Google book-deal well received in Germany
The Google book deal has been the talk of the town for a couple of months now. Originally Google wanted to scan and index every book on the planet, including books from different European countries, and including the so called 'orphan books'. The new proposed deal by Google last week is now well received in Germany, one of the biggest opposers. The publishers are now looking to cash in with Google.
Germans have been opposing to the Google Book search deal for months now and have even threatened to take Google to court. They now seem happy with the steps taken by Google.
"The changes show that criticism from Europe, especially from France and Germany, was heard in the right places."
He then said Europe needs to look forward and work on their own digitizing projects:
"To make progress with the European Digital Library and national digital libraries, we urgently need a solution to the problem of the so-called orphan works."
German publisher Guenter Berg, chief publishing officer of the Hoffmann und Campe company, meanwhile showed something of the 'real face' of the publishers. He wasn't talking about a European Library but looks at Google and hints that the publishers might be looking for their own deal:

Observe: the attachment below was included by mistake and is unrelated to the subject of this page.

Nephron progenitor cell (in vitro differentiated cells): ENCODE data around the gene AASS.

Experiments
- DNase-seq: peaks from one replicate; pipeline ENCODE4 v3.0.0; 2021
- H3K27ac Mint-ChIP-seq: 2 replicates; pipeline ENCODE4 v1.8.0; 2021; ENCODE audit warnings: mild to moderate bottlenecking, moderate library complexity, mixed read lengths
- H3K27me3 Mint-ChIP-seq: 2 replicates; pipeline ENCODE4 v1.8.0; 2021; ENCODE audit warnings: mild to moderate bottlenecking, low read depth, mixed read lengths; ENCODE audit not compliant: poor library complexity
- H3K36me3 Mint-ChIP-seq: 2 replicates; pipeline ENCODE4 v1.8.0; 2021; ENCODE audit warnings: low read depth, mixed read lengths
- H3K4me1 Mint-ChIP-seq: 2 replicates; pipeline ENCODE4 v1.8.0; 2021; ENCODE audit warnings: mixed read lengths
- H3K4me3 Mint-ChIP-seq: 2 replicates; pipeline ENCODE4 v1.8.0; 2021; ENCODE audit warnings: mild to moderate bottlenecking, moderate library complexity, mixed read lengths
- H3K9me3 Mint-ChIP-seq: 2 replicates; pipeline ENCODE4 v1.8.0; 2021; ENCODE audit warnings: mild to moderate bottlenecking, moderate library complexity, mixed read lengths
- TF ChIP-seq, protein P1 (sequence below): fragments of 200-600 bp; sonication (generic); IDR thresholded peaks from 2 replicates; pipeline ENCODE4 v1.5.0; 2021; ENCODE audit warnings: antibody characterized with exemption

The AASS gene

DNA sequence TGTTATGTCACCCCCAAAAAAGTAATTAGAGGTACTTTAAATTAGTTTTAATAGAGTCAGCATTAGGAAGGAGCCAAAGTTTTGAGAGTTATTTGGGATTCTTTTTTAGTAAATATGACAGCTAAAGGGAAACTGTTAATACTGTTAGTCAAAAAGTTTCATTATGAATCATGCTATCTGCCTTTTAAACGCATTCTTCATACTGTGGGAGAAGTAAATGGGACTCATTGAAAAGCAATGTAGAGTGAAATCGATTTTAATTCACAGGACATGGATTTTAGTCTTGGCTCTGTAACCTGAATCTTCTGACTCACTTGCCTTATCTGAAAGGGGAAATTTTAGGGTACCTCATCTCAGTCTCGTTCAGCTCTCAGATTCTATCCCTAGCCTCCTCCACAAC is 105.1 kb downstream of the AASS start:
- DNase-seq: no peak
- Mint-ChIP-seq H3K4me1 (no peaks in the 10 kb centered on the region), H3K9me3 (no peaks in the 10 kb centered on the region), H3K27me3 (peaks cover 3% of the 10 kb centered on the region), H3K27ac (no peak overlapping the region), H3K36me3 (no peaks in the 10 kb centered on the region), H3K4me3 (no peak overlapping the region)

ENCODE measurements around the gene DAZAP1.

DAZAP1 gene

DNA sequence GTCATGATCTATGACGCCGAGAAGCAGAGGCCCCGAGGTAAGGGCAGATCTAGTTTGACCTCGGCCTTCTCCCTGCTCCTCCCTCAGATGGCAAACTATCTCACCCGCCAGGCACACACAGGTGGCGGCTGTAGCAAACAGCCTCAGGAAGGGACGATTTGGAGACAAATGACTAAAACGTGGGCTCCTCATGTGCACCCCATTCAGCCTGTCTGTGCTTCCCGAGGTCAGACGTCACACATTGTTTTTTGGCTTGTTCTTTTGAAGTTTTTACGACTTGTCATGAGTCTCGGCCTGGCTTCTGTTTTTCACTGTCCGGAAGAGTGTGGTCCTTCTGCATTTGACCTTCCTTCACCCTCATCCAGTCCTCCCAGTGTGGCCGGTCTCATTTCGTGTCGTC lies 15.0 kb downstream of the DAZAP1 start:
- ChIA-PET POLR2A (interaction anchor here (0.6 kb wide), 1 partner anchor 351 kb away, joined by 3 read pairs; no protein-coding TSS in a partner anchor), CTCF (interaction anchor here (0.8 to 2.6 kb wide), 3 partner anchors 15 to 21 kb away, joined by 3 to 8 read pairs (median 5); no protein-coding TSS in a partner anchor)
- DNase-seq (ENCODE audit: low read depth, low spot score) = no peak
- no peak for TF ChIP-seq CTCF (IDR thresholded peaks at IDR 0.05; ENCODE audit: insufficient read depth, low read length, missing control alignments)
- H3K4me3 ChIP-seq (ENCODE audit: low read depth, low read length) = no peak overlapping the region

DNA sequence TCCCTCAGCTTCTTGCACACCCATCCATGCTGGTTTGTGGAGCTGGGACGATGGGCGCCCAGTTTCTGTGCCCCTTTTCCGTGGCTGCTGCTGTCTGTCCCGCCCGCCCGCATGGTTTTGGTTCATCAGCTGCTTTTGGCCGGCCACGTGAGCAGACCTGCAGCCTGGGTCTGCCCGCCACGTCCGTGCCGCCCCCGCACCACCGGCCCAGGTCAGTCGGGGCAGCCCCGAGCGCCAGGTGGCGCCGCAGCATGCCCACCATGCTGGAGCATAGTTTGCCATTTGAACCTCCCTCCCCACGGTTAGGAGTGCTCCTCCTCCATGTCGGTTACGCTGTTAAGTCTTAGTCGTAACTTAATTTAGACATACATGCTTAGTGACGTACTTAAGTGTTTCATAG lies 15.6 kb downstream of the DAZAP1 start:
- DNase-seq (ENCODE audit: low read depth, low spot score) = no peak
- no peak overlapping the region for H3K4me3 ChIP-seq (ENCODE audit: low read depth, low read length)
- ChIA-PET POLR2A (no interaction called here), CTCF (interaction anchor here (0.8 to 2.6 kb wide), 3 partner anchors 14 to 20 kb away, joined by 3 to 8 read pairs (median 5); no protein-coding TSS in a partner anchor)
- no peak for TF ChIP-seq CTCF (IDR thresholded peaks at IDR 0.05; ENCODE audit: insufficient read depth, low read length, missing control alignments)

"If this search engine operator had spoken just once to the German publishers before the original Google Books Settlement, we would not have had this shambles of the last few months. Our publishing houses were treated impolitely. A powerful book nation such as Germany should have been invited to become a party to the agreement."
In other words: we want to be part of the deal. The last comment made by Berg might suggest that the publishers are not concerned about rights, but interested in money.
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